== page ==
You must make sure you create enough space between hips. The more mobility you have in your hips, the easier it is to make quick adjustments and defend against a pass or even against submissions. You can do this by framing with all the available tools — your feet, knees, forearms, and hands.
3) Attack, attack, attack
A great guard player is constantly moving, always on the offensive, and always looking to attack rather than to merely defend. You must look for every opening, either to sweep or attempt submissions. If no opportunity presents itself, you must constantly try to make opportunities. This will keep your opponent having to work on defense, even if he or she is in top position.
There are a lot of ways to sweep from a guard position. You can attempt to bridge, or you can even use techniques like the elevator sweep. Further to point number two, hip movement will create opportunities to sweep or submit. By creating space between your hips, this will give you leverage to set up sweeps or even guard transitions.
You never want to stay in guard stagnantly, because this allows your opponent to advance his or her position. Great guard players are consistent in their attacks, even on their backs.
4) Anticipate the next move
Some call BJJ the game of human chess. In that spirit, strive to always be a step ahead of your opponent strategically.
Those who have trained in BJJ long enough know how significant a role tactics play in a fight. Being able to anticipate an opponent’s next move is essential to victory. To emerge victorious in any fight, you will need to understand how your opponents’ minds work and what they are thinking at any given moment.
— Evolve MMA (@EvolveMMA) August 11, 2019
This means leaving yourself open to various options and routes you can go from the guard position. You should have multiple approaches ready to react to any attempt your opponent makes to pass guard. Whether that’s recovering position, exploding into a sweep, or attacking with a submission of your own, it’s important to have options.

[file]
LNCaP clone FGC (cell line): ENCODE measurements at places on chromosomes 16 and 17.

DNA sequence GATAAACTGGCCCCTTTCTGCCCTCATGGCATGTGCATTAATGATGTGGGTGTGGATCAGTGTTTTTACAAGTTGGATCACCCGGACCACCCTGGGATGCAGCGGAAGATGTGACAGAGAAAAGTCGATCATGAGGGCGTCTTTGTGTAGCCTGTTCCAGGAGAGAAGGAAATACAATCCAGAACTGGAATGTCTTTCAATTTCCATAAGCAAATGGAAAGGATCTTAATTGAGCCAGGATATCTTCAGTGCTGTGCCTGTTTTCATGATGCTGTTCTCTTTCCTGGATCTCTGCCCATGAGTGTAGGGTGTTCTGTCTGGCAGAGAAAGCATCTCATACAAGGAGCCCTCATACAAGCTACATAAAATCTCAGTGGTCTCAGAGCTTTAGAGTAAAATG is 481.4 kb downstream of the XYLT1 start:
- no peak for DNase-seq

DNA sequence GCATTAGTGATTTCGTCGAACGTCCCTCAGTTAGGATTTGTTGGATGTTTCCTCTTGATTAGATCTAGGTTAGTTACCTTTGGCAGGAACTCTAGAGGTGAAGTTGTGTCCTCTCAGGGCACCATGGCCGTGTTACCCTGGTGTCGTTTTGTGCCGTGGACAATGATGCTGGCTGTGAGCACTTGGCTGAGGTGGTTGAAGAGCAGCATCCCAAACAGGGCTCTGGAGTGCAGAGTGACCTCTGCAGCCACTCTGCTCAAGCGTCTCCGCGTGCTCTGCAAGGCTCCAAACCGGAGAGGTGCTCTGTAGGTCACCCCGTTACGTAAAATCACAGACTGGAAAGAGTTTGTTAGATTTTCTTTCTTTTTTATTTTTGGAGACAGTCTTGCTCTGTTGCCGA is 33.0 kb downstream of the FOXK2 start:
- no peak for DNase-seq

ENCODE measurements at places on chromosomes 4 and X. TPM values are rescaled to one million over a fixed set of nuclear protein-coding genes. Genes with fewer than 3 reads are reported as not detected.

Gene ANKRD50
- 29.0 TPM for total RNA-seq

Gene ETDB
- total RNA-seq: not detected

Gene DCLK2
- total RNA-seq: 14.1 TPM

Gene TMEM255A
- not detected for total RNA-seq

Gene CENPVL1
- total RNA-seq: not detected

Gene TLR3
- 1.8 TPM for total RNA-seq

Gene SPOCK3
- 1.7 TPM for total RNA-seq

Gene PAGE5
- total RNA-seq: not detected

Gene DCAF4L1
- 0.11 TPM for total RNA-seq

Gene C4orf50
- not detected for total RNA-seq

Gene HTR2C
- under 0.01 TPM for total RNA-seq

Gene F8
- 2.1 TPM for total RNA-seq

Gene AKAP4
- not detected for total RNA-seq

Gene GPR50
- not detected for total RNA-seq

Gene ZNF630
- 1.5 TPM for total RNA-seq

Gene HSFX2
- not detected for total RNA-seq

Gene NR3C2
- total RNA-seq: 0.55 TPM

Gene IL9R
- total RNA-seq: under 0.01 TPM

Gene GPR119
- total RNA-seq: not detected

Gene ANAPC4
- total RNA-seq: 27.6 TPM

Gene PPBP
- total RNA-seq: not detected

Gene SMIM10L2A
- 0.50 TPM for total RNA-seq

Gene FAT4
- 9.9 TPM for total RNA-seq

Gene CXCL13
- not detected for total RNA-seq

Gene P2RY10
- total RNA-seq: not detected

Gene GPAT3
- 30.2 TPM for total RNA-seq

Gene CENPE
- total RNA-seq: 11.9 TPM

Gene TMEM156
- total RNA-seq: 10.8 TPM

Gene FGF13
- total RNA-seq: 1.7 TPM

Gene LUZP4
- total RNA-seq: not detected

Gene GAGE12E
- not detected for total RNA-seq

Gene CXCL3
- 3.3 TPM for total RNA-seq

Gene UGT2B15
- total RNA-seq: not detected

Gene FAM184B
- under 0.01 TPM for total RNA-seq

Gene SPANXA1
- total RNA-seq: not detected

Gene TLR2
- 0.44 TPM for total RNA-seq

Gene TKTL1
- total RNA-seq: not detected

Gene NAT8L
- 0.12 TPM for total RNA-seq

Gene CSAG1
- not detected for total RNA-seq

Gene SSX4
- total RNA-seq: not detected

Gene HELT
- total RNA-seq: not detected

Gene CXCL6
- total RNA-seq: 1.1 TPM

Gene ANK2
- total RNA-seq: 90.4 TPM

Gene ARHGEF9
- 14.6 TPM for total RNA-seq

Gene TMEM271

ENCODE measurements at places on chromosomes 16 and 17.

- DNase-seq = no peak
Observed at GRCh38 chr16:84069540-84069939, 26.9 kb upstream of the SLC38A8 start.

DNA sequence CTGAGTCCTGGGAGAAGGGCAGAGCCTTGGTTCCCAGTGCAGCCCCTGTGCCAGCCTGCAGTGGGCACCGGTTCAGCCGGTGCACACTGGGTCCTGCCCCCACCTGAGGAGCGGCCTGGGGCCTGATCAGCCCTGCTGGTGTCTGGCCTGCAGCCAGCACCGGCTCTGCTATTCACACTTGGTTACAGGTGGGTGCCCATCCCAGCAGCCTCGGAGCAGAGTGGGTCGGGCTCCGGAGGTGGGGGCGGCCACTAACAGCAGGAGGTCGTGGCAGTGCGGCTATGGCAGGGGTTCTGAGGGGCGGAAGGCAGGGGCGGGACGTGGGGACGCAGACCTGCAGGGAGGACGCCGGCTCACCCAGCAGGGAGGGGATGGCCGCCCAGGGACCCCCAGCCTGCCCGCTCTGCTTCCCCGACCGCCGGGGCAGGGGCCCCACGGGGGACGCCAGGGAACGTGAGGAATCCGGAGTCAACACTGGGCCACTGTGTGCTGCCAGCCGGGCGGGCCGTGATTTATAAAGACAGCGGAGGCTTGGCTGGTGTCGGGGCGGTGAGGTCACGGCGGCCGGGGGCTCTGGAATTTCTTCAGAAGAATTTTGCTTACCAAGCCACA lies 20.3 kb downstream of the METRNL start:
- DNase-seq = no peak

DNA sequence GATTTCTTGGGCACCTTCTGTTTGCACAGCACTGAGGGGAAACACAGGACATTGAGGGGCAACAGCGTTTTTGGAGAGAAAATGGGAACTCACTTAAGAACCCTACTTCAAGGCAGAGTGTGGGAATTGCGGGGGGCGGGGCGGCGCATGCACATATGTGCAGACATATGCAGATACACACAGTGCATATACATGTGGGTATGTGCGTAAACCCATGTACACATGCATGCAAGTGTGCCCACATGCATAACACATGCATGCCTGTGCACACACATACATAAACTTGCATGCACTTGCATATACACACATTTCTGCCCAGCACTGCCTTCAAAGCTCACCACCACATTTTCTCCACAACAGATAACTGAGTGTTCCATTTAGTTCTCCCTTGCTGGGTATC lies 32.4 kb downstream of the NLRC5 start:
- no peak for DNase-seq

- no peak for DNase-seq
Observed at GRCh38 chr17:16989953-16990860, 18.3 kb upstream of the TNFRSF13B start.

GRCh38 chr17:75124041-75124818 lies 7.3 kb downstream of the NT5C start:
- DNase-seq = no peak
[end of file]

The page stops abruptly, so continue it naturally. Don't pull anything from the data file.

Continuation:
You must also train to understand what specific counters go with certain attacks. Anticipating your opponent’s next move is crucial to a fortified guard.
5) Grip fighting
Last but not least, you have to be aware of the grip fight in order to fortify your guard. The aim is to establish control over your opponent, and winning the grip fight is critical to achieving victory. Grips will secure your guard and put you in an optimal position to attack and prevent your opponent from advancing. As such, it is important to establish good grips before your opponent does.
In guard, at least one hand and one foot should be used to control your opponent constantly. This is where having good, strong grips comes into play. The fighter who controls the grip situation is usually in a position of advantage.
The guard is an intricate position to be in, with a variety of different options available. It is the foundation of ground fighting, and one of the most effective ways to control a foe. Put the time and effort into your training to improve your guard and make it difficult for opponents to pass.